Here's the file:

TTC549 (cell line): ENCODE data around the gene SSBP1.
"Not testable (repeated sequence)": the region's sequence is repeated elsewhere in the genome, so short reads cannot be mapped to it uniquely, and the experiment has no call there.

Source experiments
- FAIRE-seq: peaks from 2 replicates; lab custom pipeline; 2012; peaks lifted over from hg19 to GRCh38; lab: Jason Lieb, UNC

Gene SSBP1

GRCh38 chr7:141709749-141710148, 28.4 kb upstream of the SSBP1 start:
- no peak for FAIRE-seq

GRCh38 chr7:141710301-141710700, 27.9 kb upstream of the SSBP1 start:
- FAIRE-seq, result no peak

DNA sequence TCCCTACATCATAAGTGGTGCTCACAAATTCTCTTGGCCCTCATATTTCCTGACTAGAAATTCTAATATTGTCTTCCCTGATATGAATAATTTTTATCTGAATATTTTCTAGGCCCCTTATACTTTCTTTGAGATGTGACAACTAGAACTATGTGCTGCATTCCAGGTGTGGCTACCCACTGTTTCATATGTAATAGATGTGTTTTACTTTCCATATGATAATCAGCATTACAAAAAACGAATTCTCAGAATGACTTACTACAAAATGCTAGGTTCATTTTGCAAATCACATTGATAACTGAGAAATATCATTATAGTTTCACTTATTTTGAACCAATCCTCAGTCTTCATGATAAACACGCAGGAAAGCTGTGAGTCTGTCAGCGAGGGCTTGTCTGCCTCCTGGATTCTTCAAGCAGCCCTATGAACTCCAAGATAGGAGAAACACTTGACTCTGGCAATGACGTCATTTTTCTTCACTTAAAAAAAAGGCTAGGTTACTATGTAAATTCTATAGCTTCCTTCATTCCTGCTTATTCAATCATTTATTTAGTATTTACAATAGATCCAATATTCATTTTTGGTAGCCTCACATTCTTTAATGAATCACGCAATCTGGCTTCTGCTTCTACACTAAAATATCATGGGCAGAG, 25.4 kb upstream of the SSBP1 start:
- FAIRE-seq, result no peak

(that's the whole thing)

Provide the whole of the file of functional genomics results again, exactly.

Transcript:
TTC549 (cell line): ENCODE data around the gene SSBP1.
"Not testable (repeated sequence)": the region's sequence is repeated elsewhere in the genome, so short reads cannot be mapped to it uniquely, and the experiment has no call there.

Source experiments
- FAIRE-seq: peaks from 2 replicates; lab custom pipeline; 2012; peaks lifted over from hg19 to GRCh38; lab: Jason Lieb, UNC

Gene SSBP1

GRCh38 chr7:141709749-141710148, 28.4 kb upstream of the SSBP1 start:
- no peak for FAIRE-seq

GRCh38 chr7:141710301-141710700, 27.9 kb upstream of the SSBP1 start:
- FAIRE-seq, result no peak

DNA sequence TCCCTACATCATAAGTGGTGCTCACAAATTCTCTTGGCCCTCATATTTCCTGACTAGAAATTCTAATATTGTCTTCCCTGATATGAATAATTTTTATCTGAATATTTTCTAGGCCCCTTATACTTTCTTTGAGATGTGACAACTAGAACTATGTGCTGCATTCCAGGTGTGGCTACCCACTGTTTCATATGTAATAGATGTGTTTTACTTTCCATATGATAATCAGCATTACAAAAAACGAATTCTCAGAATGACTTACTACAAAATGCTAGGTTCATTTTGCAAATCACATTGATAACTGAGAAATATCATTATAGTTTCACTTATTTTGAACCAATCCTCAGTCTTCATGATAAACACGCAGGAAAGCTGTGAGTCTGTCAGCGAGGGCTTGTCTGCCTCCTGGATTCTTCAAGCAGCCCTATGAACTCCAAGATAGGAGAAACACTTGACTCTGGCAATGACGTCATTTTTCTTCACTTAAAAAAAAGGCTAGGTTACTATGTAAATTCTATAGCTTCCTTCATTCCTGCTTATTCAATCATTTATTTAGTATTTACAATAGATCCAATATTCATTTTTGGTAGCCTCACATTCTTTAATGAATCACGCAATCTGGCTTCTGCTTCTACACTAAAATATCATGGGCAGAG, 25.4 kb upstream of the SSBP1 start:
- FAIRE-seq, result no peak